6 June 2003 Investment bank Merrill Lynch says that deploying Linux has enabled it to save millions of dollars — largely in administration costs rather than licensing.
The claims were made at the Enterprise Linux Forum by Mark Snodgrass, a vice president for Merrill’s Linux Convergence Strategy. It contradicts a study from analysts IDC last year that suggested that a Microsoft Windows environment was cheaper to run than Linux across a range of tasks.
“We’ve done our numbers and we are a bank, so we know our numbers,” Snodgrass told CNet News.
Merrill is now migrating applications to Linux running on zSeries mainframes. This enables Snodgrass to run the applications on Linux virtual machines, simplifies management and means that new ‘servers’ can be provisioned in minutes.
Merrill is also investigating a potential roll-out of SuSE Linux on thin clients in a bid to cut desktop PC support costs, but he added that Merrill was unlike to become a Microsoft-free zone. “We don’t plan on replacing every Microsoft[-equipped] desktop anytime soon,” he told IDG.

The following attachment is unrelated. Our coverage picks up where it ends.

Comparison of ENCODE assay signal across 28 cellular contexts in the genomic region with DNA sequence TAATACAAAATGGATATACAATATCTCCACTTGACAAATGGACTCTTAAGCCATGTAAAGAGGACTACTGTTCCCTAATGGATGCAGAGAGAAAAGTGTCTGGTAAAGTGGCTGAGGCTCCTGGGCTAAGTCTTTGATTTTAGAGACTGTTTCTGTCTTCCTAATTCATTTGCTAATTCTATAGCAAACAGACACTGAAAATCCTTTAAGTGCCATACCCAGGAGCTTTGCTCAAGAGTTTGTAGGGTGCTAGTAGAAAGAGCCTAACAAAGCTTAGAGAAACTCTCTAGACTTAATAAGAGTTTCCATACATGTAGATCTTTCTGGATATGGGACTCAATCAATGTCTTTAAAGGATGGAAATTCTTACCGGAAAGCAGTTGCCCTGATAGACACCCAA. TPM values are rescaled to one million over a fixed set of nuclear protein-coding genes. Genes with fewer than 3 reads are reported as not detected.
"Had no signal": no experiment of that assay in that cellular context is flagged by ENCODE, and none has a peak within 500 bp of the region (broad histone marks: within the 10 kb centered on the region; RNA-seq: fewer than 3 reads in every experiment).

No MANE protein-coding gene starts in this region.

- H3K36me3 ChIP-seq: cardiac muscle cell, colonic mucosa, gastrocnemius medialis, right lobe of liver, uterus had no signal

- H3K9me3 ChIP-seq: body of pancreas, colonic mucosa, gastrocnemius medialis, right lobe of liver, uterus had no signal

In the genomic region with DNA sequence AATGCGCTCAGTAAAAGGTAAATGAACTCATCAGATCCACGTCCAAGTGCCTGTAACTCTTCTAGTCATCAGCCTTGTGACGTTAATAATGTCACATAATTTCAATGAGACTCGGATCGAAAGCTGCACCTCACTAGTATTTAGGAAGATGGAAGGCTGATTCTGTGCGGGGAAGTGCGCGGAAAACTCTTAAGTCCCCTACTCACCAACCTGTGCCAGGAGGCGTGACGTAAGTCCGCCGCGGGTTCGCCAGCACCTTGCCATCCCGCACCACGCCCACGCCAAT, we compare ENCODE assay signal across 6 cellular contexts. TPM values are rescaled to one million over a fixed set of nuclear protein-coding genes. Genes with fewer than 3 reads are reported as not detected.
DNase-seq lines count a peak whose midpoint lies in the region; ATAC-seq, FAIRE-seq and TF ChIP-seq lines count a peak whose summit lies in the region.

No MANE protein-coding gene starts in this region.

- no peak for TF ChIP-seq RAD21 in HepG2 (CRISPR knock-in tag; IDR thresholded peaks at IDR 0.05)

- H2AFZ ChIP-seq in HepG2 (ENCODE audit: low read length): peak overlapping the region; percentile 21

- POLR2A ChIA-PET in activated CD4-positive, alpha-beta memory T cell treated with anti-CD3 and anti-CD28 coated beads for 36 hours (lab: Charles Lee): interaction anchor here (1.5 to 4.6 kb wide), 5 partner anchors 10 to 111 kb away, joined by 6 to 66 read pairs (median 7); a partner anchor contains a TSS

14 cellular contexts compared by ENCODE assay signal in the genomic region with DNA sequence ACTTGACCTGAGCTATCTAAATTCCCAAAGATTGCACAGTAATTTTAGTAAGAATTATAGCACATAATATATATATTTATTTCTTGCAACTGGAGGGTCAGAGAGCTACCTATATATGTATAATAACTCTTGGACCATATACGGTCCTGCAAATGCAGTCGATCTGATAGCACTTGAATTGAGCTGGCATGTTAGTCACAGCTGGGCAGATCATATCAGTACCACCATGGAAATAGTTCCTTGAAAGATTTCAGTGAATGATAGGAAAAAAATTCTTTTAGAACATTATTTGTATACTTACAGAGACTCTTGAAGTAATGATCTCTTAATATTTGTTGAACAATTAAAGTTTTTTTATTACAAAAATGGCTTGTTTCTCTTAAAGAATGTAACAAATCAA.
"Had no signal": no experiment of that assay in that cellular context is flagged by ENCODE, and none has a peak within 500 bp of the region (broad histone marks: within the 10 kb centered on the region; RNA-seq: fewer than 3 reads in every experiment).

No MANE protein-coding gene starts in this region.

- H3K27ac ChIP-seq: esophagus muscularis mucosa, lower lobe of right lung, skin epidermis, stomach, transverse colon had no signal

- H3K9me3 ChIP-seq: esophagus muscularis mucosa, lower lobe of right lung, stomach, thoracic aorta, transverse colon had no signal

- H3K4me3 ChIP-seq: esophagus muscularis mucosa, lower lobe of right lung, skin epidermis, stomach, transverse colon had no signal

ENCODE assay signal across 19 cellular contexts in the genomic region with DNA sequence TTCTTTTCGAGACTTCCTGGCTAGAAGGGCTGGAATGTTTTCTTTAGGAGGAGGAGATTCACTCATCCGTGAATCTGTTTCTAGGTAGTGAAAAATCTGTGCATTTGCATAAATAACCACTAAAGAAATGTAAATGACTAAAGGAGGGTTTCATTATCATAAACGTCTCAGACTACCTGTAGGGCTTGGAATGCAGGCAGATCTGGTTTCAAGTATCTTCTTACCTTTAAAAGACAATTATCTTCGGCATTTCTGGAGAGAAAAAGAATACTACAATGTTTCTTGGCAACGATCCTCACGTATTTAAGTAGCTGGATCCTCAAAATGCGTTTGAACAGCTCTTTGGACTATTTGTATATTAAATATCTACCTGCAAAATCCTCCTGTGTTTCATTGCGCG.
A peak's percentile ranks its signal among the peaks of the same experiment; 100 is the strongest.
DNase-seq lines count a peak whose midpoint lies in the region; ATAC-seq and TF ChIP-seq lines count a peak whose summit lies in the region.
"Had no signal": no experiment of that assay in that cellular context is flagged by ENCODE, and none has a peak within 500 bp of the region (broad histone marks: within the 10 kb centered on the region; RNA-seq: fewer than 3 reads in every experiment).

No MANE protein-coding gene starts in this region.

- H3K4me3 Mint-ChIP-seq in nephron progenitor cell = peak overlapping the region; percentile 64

At the same time that Snodgrass was speaking at the Enterprise Linux Forum, SCO Group CEO Darl McBride was hitting back at Novell over its Unix copyright and patent claims.
Novell had intervened in SCO’s legal action against IBM over the supposed use of Unix intellectual property in open source operating system Linux, by claiming that it and not SCO owned the vital copyrights and patents.
However, McBride says that SCO has dug up legal documents from October 1996 confirming the transfer of copyrights to SCO from Novell — a year after Novell had sold the UnixWare operating system to SCO.
The amendment “that came to Novell’s attention today appears to bear a valid Novell signature… [and it] seems to support SCO’s claim that ownership of some copyrights for Unix did transfer to SCO,” Novell conceded in a statement.
“The amendment does not address ownership of patents, however, which clearly remain with Novell,” it concluded. In addition, SCO will have had to have registered the change of ownership the US Copyright Office, although whether it did so is currently unclear.